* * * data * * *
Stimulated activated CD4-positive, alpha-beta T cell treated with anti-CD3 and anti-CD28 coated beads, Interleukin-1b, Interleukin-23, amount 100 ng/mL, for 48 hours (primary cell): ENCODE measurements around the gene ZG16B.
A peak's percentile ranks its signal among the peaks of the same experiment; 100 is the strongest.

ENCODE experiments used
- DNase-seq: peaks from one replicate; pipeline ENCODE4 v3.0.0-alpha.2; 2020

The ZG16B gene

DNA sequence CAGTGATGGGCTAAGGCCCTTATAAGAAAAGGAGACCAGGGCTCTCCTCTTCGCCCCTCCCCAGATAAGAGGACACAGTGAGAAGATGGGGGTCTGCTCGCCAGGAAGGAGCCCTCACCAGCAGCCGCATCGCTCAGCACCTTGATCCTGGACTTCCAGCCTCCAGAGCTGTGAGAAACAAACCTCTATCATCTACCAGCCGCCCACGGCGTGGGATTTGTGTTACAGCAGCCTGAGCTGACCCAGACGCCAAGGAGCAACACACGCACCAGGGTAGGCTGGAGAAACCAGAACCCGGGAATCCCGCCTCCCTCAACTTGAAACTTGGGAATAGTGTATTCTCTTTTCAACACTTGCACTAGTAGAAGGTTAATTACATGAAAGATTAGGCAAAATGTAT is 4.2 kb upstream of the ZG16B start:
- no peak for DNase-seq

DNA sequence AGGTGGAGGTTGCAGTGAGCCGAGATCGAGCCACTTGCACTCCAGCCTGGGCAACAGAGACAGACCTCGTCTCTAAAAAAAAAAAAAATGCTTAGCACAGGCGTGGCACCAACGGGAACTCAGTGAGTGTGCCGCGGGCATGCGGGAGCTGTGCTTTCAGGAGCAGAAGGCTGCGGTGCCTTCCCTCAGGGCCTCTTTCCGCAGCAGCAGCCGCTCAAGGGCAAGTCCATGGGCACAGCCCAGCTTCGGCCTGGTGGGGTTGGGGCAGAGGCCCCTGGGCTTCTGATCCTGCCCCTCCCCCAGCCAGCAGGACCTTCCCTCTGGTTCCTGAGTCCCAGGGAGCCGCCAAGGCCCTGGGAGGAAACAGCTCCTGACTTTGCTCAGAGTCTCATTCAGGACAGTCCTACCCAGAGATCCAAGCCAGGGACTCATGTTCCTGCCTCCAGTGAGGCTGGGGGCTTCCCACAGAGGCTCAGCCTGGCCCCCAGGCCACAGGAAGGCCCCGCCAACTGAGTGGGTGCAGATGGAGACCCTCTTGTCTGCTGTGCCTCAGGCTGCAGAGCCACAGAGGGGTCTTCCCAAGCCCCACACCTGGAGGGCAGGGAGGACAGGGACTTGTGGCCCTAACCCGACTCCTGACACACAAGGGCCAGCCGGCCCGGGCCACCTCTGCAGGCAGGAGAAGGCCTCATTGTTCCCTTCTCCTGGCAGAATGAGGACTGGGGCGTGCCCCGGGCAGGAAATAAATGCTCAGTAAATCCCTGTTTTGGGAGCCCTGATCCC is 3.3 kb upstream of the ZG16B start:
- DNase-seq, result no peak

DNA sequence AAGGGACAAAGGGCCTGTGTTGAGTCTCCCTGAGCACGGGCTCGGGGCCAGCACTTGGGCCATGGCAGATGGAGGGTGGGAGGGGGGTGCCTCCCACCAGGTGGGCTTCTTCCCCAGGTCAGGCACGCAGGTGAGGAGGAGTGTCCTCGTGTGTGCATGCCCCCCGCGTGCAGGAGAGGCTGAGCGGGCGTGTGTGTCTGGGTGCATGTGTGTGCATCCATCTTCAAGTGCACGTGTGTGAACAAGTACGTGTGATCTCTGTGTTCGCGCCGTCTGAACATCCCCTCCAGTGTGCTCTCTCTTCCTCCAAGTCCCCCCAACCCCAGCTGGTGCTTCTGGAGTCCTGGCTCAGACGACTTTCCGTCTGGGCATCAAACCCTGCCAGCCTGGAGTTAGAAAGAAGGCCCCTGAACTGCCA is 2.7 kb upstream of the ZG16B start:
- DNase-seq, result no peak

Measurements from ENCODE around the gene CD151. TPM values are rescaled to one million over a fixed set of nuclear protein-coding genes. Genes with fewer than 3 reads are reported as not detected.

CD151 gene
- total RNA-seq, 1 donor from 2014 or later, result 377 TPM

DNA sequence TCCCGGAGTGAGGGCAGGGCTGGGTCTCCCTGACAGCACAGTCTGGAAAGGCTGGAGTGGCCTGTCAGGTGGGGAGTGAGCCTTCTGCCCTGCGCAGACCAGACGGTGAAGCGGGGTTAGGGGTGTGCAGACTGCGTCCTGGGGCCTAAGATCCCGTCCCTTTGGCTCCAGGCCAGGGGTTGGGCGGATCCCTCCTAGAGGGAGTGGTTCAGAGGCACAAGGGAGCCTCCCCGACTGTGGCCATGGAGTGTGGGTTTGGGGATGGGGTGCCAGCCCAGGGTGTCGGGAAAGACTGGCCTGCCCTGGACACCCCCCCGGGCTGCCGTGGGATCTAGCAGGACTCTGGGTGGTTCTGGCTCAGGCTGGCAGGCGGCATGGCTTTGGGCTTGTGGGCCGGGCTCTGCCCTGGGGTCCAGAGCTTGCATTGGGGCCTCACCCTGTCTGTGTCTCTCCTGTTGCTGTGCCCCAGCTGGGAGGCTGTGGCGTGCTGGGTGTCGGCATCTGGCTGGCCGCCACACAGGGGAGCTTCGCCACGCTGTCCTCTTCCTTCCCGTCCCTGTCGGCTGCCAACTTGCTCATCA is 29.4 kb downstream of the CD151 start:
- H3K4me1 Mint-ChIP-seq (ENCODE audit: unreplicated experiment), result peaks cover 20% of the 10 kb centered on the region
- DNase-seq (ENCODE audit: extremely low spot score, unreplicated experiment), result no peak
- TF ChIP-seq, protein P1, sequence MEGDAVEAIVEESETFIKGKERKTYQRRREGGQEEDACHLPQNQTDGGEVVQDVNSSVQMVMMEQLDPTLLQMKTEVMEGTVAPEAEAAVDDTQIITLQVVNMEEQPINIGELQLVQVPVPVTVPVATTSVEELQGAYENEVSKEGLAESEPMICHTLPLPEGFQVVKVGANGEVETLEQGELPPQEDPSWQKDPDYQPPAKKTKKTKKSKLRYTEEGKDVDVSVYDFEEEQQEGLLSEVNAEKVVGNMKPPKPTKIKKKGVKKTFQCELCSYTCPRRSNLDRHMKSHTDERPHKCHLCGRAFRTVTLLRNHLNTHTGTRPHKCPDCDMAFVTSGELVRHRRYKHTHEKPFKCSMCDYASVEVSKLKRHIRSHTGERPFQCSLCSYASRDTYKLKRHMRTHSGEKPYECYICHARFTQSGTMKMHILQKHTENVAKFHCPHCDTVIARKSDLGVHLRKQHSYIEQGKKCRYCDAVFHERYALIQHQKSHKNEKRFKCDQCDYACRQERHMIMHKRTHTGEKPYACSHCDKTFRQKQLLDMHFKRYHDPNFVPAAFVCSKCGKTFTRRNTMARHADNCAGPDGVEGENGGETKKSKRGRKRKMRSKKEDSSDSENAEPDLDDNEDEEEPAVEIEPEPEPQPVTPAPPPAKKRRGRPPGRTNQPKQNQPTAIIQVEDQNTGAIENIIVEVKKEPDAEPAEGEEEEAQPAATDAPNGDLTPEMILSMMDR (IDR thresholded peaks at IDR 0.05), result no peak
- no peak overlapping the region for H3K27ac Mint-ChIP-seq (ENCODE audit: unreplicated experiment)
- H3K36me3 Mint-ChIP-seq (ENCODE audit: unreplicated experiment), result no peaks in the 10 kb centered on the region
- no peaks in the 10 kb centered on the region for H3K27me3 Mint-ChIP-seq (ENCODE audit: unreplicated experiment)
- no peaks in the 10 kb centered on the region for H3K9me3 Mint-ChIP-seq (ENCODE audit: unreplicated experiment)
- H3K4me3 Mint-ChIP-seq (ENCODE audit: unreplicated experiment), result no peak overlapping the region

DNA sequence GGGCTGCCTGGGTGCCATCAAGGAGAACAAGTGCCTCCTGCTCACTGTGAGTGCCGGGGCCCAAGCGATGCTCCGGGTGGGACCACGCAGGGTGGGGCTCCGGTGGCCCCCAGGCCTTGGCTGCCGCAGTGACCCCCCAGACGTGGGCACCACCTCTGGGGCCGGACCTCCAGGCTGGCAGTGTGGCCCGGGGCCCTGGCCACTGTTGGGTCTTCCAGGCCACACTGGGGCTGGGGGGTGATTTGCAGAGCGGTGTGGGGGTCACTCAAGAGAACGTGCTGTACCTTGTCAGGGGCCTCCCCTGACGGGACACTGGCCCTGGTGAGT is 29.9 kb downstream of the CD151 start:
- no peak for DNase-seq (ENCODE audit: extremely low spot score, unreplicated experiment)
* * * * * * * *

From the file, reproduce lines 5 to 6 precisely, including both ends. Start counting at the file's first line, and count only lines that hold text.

The ZG16B gene

DNA sequence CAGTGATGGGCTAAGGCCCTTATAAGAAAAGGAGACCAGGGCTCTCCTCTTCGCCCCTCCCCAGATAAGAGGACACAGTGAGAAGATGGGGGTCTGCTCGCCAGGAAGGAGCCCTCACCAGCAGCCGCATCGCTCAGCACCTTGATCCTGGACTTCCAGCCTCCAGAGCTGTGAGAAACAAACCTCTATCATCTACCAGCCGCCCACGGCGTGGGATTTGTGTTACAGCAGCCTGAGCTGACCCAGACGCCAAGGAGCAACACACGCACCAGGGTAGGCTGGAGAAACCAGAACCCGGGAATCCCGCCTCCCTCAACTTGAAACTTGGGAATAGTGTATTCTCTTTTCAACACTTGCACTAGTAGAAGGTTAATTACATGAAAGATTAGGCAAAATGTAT is 4.2 kb upstream of the ZG16B start: